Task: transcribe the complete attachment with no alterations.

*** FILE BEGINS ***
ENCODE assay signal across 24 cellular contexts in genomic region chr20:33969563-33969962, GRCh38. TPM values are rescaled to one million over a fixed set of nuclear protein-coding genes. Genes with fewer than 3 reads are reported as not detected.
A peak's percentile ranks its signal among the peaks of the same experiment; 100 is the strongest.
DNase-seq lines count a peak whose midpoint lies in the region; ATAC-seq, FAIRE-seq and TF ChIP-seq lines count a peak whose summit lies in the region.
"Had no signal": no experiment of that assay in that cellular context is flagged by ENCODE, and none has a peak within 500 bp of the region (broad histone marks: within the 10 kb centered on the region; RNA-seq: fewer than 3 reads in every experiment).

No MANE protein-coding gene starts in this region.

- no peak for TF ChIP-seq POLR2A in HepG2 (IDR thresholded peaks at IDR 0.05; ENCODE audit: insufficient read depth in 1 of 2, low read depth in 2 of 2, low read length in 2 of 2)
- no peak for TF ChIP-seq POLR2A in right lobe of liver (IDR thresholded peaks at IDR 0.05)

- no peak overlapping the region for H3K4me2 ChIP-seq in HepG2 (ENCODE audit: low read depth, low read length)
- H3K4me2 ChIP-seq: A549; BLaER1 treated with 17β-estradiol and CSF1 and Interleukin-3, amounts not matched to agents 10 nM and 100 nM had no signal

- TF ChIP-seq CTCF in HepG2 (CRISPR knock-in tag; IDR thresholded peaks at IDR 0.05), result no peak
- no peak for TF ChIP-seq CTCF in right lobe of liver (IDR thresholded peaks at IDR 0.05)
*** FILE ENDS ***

ENCODE assay signal across 24 cellular contexts in genomic region chr20:33969563-33969962, GRCh38. TPM values are rescaled to one million over a fixed set of nuclear protein-coding genes. Genes with fewer than 3 reads are reported as not detected.
A peak's percentile ranks its signal among the peaks of the same experiment; 100 is the strongest.
DNase-seq lines count a peak whose midpoint lies in the region; ATAC-seq, FAIRE-seq and TF ChIP-seq lines count a peak whose summit lies in the region.
"Had no signal": no experiment of that assay in that cellular context is flagged by ENCODE, and none has a peak within 500 bp of the region (broad histone marks: within the 10 kb centered on the region; RNA-seq: fewer than 3 reads in every experiment).

No MANE protein-coding gene starts in this region.

- no peak for TF ChIP-seq POLR2A in HepG2 (IDR thresholded peaks at IDR 0.05; ENCODE audit: insufficient read depth in 1 of 2, low read depth in 2 of 2, low read length in 2 of 2)
- no peak for TF ChIP-seq POLR2A in right lobe of liver (IDR thresholded peaks at IDR 0.05)

- no peak overlapping the region for H3K4me2 ChIP-seq in HepG2 (ENCODE audit: low read depth, low read length)
- H3K4me2 ChIP-seq: A549; BLaER1 treated with 17β-estradiol and CSF1 and Interleukin-3, amounts not matched to agents 10 nM and 100 nM had no signal

- TF ChIP-seq CTCF in HepG2 (CRISPR knock-in tag; IDR thresholded peaks at IDR 0.05), result no peak
- no peak for TF ChIP-seq CTCF in right lobe of liver (IDR thresholded peaks at IDR 0.05)